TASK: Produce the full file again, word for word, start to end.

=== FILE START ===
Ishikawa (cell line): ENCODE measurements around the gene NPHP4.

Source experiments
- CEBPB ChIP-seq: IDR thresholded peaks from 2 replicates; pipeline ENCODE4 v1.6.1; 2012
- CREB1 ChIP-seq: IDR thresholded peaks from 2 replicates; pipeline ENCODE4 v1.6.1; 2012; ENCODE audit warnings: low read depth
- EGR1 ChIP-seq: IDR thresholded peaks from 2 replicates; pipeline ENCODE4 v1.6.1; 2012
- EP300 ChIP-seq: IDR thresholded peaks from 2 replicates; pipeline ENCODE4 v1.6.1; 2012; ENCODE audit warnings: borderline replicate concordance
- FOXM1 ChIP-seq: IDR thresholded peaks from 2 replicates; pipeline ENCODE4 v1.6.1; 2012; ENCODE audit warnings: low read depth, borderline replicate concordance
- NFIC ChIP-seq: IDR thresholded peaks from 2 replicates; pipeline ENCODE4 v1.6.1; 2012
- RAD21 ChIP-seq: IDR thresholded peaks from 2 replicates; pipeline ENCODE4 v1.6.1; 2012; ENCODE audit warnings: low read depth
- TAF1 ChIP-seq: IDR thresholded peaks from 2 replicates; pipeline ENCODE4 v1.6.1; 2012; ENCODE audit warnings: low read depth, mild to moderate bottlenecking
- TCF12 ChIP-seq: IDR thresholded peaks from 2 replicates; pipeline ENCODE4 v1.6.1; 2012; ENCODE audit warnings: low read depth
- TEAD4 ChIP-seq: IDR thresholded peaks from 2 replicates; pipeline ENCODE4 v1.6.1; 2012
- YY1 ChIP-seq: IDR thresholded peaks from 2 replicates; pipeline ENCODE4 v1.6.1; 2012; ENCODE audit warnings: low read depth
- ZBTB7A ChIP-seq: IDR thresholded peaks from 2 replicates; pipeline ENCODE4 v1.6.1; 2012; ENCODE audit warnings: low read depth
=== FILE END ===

Ishikawa (cell line): ENCODE measurements around the gene NPHP4.

Source experiments
- CEBPB ChIP-seq: IDR thresholded peaks from 2 replicates; pipeline ENCODE4 v1.6.1; 2012
- CREB1 ChIP-seq: IDR thresholded peaks from 2 replicates; pipeline ENCODE4 v1.6.1; 2012; ENCODE audit warnings: low read depth
- EGR1 ChIP-seq: IDR thresholded peaks from 2 replicates; pipeline ENCODE4 v1.6.1; 2012
- EP300 ChIP-seq: IDR thresholded peaks from 2 replicates; pipeline ENCODE4 v1.6.1; 2012; ENCODE audit warnings: borderline replicate concordance
- FOXM1 ChIP-seq: IDR thresholded peaks from 2 replicates; pipeline ENCODE4 v1.6.1; 2012; ENCODE audit warnings: low read depth, borderline replicate concordance
- NFIC ChIP-seq: IDR thresholded peaks from 2 replicates; pipeline ENCODE4 v1.6.1; 2012
- RAD21 ChIP-seq: IDR thresholded peaks from 2 replicates; pipeline ENCODE4 v1.6.1; 2012; ENCODE audit warnings: low read depth
- TAF1 ChIP-seq: IDR thresholded peaks from 2 replicates; pipeline ENCODE4 v1.6.1; 2012; ENCODE audit warnings: low read depth, mild to moderate bottlenecking
- TCF12 ChIP-seq: IDR thresholded peaks from 2 replicates; pipeline ENCODE4 v1.6.1; 2012; ENCODE audit warnings: low read depth
- TEAD4 ChIP-seq: IDR thresholded peaks from 2 replicates; pipeline ENCODE4 v1.6.1; 2012
- YY1 ChIP-seq: IDR thresholded peaks from 2 replicates; pipeline ENCODE4 v1.6.1; 2012; ENCODE audit warnings: low read depth
- ZBTB7A ChIP-seq: IDR thresholded peaks from 2 replicates; pipeline ENCODE4 v1.6.1; 2012; ENCODE audit warnings: low read depth